The impact of the past: from ancient times to the eighteenth century


Dubliners contains many references to the history of Ireland and to its political situation, past and present.  The historical and political issues that run through the stories often determine both their structure and tone and the ways in which the characters are presented. Furthermore, the characters’ reactions to Ireland’s past and to contemporary politics contribute to the themes of the book.

Ireland and the English problem

Much of the history of Ireland concerns its troubled relationship with England.  From the twelfth century onwards, Ireland suffered invasion, repression, settlement, plantation and colonisation from the powerful state across the Irish Sea, and in various ways throughout these years the Irish people struggled to maintain their integrity as a nation and to win independence and the right to self-government.

More on Early Irish history, 400 – 1485?

More on Ireland under the Tudors and Stuarts?

The impact of Irish history on Dubliners

What do distant historical events have to do with Dubliners? There are several ways of answering this question.

The Irish people have a long historical memory. They are very conscious of the period before the arrival of Christianity, when the Celtic chiefs ruled independently without interference from invaders. It is from this period that the great Irish myths and legends developed, which became the focus of the Irish literary and cultural revival of the late nineteenth and early twentieth centuries.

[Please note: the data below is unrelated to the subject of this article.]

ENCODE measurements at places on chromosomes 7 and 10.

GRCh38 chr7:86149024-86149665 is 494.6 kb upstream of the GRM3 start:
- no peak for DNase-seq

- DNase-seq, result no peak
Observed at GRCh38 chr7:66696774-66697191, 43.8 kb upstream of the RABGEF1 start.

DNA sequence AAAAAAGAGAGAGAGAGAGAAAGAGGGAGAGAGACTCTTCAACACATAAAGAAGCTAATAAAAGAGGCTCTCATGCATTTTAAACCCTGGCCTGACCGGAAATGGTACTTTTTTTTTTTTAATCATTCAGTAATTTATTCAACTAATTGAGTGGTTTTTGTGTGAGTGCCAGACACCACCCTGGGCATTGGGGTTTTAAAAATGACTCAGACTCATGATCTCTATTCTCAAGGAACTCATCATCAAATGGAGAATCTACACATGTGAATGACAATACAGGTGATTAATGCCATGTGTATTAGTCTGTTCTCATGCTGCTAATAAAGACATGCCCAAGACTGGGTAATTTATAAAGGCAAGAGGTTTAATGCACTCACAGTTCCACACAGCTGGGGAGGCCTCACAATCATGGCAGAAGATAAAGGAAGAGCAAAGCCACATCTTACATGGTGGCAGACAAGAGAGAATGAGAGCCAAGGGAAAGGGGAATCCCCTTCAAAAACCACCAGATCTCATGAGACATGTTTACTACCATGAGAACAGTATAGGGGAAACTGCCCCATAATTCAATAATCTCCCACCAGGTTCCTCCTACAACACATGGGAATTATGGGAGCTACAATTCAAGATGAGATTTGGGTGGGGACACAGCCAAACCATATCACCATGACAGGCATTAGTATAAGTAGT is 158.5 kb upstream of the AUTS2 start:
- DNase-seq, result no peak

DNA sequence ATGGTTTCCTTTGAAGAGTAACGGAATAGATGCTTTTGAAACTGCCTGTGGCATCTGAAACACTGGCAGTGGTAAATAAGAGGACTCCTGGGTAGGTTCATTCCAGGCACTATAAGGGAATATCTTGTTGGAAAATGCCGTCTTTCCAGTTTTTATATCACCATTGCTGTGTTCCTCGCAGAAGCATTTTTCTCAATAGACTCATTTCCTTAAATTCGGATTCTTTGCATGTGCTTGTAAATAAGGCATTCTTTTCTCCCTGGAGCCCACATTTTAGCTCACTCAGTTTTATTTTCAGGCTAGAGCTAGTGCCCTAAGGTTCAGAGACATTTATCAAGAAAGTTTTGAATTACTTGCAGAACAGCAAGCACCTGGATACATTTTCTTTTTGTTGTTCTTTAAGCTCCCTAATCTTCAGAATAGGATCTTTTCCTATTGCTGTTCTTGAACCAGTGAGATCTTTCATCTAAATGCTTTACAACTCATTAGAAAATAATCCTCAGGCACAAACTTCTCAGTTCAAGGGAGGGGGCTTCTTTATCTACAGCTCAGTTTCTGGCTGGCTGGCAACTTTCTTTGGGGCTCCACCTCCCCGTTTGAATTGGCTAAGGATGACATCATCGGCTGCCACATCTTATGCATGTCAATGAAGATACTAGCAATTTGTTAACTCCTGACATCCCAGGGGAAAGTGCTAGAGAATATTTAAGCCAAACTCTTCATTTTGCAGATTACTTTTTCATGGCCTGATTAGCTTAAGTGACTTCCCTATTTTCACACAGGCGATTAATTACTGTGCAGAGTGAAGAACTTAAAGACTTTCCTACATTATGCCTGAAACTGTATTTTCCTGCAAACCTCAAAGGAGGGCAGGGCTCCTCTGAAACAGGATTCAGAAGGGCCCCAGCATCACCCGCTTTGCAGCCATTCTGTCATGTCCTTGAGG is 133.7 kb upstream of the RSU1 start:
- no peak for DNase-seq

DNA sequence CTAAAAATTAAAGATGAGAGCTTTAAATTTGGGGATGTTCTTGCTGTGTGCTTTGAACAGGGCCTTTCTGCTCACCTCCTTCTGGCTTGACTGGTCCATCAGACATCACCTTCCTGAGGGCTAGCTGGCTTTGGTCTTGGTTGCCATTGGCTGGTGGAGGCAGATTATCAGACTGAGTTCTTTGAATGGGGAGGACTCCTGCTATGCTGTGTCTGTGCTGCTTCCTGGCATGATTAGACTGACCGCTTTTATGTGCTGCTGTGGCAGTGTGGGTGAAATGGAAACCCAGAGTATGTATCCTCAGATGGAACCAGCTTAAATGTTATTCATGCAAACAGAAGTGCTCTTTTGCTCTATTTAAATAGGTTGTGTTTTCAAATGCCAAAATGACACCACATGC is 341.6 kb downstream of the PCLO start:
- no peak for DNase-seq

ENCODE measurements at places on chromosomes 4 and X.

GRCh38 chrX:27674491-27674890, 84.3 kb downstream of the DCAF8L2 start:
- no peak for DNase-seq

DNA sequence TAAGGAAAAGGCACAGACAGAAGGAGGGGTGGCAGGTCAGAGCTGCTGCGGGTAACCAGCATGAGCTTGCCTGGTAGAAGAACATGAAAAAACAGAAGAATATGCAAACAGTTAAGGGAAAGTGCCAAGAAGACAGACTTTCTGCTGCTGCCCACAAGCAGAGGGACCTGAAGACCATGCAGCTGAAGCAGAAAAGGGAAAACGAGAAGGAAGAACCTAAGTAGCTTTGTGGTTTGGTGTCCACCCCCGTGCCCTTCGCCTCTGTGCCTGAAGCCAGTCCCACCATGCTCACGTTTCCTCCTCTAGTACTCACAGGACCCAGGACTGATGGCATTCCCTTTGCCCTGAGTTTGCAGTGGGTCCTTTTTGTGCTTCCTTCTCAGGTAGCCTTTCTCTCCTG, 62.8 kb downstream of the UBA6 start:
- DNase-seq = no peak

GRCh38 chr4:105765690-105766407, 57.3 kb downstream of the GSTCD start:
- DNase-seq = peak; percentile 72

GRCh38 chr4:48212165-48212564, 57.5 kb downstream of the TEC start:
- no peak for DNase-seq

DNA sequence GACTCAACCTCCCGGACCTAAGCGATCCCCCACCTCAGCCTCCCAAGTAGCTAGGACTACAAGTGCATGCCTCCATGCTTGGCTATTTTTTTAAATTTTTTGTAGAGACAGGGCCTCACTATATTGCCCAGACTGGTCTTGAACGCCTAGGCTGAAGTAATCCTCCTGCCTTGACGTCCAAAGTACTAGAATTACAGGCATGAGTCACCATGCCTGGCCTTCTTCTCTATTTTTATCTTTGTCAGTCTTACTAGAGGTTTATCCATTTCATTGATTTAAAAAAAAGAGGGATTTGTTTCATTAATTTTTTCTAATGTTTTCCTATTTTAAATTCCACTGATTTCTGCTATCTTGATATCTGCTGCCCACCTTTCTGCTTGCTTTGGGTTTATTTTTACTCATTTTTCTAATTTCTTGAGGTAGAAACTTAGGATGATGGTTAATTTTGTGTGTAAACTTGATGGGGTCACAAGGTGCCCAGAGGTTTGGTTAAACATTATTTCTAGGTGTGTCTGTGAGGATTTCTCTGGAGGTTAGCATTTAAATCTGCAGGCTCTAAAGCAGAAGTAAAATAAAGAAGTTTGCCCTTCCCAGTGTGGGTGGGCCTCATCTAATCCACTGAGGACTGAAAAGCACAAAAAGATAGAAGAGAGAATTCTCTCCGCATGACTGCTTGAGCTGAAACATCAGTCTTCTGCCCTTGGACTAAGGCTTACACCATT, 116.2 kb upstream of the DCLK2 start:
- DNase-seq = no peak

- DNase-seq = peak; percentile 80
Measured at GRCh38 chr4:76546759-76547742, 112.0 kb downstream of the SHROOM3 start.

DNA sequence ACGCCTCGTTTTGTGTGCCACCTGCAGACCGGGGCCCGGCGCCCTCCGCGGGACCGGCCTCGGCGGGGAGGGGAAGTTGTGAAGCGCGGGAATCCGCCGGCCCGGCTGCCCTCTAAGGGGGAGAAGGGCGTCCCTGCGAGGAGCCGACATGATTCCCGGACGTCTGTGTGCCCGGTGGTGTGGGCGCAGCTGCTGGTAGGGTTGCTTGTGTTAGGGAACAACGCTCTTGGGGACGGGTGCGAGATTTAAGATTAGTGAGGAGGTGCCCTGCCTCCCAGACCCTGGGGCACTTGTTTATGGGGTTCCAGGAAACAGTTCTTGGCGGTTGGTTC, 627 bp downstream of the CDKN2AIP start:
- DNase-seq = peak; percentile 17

• In Dubliners, we see this influence on Katherine Kearney in A Mother and Miss Ivors in The Dead.

The Irish are justly proud of the cultural achievements of the fifth to ninth centuries, when their monasteries exerted an powerful influence throughout Europe. However, Ireland’s geographical situation as an offshore island of mainland Britain has meant that, from the twelfth century onwards, the English have seen it as a natural addition to their territory and power. With each invasion, from Henry II in 1171 to William III over six hundred years later, the native Irish have been dispossessed of land and political control, whilst successive ‘plantations’, from the sixteenth century onwards, have been attempts to anglicise Ireland and erase its native culture. 

  • In Dubliners, Joyce aimed to celebrate the rich reality of Irish life.

As time went on, Irish political identity became increasingly embroiled with their religious identity – the conflict between the predominantly Catholic South and the increasingly Protestant North (Ulster). 

  • This distinction is to be found at every level in Dubliners. For example, anti-English feeling is seen in Ivy Day in the Committee Room and The Dead, and although the immediate reasons for these views are related to recent events, their roots lie deep in Irish history.
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